• Emergency transfers – One of the key elements of VAWA’s housing protections are emergency transfers which allows for survivors to move to another safe and available unit if they fear for their life and safety. VAWA required HUD to adopt a model emergency transfer plan for housing providers and to explain how housing providers must address their tenants’ requests for emergency transfers. HUD’s model emergency transfer plan:
    • allows a survivor to self-certify their need for an emergency transfer, ensuring documentation is not a barrier to protecting their immediate safety;
    • allows the survivor to determine what is a safe unit for purposes of the transfer, ensuring that the survivor has control over their own safety planning;
    • requires housing providers to allow for a resident to move immediately if there is another safe and available unit that does not require the survivor to undergo an application process as a new tenant, ensuring quicker access to safe housing;
    • requires housing providers to explain the efforts they will take when there is not a safe and available unit available for an emergency transfer and encourages housing provides to partner with victim services and advocates t and other housing providers to assist a survivor; and,
    • requires housing providers to document requests for emergency transfers, including the outcome of the request, and to report annually to HUD.
  • Protections against the adverse effects of abuse – Domestic violence can often have negative economic and criminal consequences on a survivor. The perpetrator may take out credit cards in a survivor’s name, ruining their credit history, or causing damage to survivor’s property causing eviction and poor rental history. The perpetrator may force a survivor to participate in criminal activity or a survivor may be arrested as part of policies that require arresting of both parties in a domestic disturbance. The final rule ensures that covered housing providers do not deny tenancy or occupancy rights based solely on these adverse factors that are a direct result of being a survivor.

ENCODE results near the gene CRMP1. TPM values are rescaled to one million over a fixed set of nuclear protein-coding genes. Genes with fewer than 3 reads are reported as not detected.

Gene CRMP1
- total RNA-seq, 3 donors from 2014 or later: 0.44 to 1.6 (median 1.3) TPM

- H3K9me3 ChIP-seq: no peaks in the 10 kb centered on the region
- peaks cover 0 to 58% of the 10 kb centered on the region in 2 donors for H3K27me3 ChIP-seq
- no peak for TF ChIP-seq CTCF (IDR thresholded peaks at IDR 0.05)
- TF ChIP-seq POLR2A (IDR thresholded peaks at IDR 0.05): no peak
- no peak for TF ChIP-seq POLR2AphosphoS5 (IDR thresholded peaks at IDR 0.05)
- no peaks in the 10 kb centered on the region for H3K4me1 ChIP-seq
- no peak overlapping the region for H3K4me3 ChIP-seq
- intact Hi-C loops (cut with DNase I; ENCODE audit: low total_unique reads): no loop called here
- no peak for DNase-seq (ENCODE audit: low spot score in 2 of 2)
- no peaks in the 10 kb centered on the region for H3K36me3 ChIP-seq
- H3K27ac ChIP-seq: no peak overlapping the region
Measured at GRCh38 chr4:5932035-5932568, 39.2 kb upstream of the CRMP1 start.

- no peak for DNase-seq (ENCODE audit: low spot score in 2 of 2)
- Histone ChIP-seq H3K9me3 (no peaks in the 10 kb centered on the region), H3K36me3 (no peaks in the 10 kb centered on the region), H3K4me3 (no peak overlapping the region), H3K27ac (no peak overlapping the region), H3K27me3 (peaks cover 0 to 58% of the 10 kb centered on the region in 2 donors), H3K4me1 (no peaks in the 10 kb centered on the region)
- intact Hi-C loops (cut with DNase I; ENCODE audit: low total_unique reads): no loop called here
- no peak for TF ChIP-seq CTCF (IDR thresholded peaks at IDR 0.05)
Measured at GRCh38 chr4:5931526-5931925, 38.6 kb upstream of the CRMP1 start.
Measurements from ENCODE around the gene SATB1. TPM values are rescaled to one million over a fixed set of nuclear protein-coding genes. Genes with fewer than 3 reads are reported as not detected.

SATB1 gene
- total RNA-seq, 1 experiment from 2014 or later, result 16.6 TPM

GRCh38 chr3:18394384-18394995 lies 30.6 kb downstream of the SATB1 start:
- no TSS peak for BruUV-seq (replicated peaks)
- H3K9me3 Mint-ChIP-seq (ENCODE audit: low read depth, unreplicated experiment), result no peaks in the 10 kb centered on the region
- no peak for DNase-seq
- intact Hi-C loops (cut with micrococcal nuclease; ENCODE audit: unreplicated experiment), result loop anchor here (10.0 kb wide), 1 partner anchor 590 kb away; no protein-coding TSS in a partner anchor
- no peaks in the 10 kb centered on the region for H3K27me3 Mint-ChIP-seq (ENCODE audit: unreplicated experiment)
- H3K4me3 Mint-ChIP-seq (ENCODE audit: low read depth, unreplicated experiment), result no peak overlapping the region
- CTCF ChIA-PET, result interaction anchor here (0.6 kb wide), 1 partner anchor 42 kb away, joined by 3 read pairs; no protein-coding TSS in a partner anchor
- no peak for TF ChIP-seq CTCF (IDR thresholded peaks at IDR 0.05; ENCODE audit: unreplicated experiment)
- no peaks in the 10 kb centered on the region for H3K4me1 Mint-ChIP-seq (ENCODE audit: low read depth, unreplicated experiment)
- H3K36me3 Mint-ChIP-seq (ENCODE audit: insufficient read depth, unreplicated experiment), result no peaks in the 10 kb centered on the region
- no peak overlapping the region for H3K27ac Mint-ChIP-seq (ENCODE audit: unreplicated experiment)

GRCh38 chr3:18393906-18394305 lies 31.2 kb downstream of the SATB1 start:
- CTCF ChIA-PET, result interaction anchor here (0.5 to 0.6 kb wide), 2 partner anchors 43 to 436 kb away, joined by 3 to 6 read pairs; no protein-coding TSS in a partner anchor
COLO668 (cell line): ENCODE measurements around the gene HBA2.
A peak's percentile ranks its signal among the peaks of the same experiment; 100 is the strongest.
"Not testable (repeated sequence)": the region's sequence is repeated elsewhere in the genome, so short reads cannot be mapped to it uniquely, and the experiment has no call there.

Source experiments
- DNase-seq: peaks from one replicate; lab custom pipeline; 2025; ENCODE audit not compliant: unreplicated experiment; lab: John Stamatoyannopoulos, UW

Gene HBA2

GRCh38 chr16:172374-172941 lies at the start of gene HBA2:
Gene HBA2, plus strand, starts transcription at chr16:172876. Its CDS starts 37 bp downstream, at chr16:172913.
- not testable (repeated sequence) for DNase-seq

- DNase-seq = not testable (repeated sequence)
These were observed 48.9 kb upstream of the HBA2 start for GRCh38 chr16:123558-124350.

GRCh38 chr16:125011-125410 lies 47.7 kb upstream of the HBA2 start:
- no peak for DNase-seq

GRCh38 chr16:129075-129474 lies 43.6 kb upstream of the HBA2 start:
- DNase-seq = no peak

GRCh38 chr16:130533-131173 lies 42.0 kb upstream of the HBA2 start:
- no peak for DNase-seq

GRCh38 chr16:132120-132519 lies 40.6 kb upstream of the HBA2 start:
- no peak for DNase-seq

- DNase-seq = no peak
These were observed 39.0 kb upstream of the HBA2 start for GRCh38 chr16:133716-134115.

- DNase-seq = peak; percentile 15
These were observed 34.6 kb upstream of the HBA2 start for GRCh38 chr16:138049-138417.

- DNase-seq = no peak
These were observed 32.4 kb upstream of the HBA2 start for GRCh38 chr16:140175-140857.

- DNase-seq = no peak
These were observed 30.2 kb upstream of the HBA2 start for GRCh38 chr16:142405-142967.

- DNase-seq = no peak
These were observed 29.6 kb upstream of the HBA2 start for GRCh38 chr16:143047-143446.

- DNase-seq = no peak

• Low-barrier certification process – The final rule makes it clear that under most circumstances, a survivor need only to self-certify in order to exercise their rights under VAWA, ensuring third party documentation does not cause a barrier in a survivor expressing their rights and receiving the protections needed to keep themselves safe.
Read HUD's Final Rule
Homelessness Prevention for Victims of DV

Check out this 2012 recording from the National Alliance to End Homelessness
featuring Linda Olsen of WSCADV

There are a lot of simple ways you can help to make a meaningful difference in addressing homelessness, either as an individual or as an organization. Get more information at the CLOSE TO HOME website: www.closetohomeco.org
  • Learn More. Increase understanding of staff and partners, friends and family, about causes and solutions to homelessness.
  • With Us. Take the CLOSE TO HOME Pledge. We will communicate your support to decision makers. Your voice makes a difference!
  • Share CLOSE TO HOME information through your business or group’s social media (hashtag #CloseToHomeCO), blog and newsletter.